Following up on this, there’s also an intermediate approach if you use the react-hook-form library which is based on uncontrolled components, but does require state (being an island) due to its useForm() hook helper. So in this sense, we could say there’s 3 approaches to forms: uncontrolled -> uncontrolled+state -> stateful. As Marvin says, I agree that one should always start with uncontrolled forms using only HTML. However, there might be cases when you need a bit more control, and that’s where the middleground (uncontrolled+state) with a library like react-hook-form might come into play. For example, in my case, I needed to use PATCH/PUT to interact with my RESTful API and the native HTML <form> element only supports GET/POST, so I had to had an onSubmit handler (in an island), in which case you might as well use the react-hook-form wrapper which provides some nice features while keeping things uncontrolled👍.

In general, forms have been sort of a pain to deal with (primarily since <form> does not support all HTTP methods (for REST APIs), this lead to me prototyping an isomorphic <FormFetch /> component (check out the gist), it’s not an island, since client-side code is inlined in a <script> tag) which augments the HTML-native <form> to allow e.g.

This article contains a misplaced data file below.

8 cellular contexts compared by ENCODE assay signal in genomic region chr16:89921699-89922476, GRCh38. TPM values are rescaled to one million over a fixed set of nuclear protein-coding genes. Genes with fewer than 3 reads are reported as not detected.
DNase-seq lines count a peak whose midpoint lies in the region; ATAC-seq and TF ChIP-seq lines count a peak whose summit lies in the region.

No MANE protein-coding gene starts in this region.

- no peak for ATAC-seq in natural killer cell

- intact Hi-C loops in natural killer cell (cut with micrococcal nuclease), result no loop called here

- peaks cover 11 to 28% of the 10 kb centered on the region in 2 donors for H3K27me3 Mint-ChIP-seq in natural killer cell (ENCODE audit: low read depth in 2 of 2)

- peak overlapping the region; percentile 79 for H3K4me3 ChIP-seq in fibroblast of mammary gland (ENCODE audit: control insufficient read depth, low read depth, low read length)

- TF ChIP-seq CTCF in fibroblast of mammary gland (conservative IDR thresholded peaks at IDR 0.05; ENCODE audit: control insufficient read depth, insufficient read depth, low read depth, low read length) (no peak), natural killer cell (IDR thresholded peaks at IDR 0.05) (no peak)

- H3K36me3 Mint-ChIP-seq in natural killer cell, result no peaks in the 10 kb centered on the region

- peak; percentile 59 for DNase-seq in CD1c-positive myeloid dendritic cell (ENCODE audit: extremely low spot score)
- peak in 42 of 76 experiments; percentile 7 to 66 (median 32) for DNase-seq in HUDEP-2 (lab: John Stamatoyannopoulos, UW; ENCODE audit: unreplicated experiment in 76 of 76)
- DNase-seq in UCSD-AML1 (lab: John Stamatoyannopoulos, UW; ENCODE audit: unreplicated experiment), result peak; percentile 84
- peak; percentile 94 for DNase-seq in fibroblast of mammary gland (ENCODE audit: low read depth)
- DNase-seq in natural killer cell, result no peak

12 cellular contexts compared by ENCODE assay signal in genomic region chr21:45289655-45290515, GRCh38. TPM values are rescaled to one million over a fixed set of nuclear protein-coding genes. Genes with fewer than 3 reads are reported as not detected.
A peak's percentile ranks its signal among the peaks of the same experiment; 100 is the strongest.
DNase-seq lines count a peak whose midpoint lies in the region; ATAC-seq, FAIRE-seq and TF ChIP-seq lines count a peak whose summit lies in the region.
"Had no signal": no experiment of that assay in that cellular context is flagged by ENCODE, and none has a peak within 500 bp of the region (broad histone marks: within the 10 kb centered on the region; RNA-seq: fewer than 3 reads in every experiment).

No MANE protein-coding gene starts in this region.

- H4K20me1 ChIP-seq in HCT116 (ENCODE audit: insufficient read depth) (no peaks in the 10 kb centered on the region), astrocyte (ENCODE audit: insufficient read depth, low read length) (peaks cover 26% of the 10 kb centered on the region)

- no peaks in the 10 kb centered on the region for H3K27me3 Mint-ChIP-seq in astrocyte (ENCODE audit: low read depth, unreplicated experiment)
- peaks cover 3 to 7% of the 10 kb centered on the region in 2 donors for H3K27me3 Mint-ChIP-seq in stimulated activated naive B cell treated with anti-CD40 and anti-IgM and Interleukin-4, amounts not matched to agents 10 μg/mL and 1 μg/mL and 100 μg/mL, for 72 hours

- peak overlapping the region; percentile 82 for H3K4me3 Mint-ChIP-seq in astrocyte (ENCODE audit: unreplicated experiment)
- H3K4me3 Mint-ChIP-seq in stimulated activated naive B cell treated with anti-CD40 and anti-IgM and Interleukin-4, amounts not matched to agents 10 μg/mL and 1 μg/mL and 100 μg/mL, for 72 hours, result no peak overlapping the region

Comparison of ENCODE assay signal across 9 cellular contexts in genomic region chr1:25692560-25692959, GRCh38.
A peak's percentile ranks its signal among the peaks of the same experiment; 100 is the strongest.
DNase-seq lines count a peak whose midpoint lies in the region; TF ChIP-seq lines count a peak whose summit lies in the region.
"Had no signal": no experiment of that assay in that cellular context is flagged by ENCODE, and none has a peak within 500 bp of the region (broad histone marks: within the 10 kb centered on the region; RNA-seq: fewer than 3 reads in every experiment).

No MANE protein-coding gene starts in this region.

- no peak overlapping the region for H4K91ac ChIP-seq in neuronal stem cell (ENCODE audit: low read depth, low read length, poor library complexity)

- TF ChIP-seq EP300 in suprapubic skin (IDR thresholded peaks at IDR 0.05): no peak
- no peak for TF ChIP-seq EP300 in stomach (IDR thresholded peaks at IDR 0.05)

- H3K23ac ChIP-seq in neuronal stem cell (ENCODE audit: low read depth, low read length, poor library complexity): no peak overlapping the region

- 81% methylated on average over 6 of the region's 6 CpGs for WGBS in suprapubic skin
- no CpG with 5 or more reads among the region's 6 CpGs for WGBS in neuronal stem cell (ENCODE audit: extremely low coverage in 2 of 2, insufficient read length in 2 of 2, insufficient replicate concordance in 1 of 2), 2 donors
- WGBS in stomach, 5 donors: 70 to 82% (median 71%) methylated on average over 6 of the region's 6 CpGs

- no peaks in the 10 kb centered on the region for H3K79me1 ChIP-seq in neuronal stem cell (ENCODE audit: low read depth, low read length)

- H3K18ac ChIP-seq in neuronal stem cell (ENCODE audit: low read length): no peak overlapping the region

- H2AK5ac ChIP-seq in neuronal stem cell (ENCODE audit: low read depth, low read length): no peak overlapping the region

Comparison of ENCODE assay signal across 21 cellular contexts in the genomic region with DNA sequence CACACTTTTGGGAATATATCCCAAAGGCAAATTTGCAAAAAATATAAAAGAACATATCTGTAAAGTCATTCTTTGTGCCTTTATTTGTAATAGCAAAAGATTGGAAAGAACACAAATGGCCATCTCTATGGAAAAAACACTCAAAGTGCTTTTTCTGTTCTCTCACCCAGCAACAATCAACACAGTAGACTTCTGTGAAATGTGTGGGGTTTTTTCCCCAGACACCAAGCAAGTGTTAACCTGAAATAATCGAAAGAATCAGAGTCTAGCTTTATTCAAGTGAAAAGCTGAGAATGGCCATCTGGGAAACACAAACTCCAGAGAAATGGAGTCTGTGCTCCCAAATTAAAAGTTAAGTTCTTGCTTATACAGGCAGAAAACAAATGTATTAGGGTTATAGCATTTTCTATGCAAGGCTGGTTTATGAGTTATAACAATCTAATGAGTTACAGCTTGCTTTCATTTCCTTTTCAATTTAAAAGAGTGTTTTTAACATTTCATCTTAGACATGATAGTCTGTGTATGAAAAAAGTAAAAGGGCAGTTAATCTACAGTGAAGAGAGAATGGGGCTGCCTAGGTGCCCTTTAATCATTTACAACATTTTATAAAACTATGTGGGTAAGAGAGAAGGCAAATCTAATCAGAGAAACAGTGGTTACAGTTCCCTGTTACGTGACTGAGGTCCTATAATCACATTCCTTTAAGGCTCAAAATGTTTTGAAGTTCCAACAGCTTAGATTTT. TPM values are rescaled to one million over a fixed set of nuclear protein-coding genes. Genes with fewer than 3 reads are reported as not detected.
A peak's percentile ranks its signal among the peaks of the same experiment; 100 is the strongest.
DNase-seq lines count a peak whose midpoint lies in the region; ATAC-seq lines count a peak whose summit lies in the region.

<FormFetch id="users.patch" action={`/api/users/${}`} method="patch">

by preventing the form’s default submit event handler, and making a fetch request instead (thus no dependencies.

This worked marvelously. @marvinh. would a built-in component like this e.g. <Form /> (similar to e.g. <Head >) be interesting for fresh? This could be used as a component, no need to place it within an island, so ergonomics are I think great, and it relies only on HTML/Web APIs… In general, this could complement the incoming partials-based improvements for forms in fresh

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Cập nhật lần cuối : 20 tháng 4, 2024
Tạo : 20 tháng 4, 2024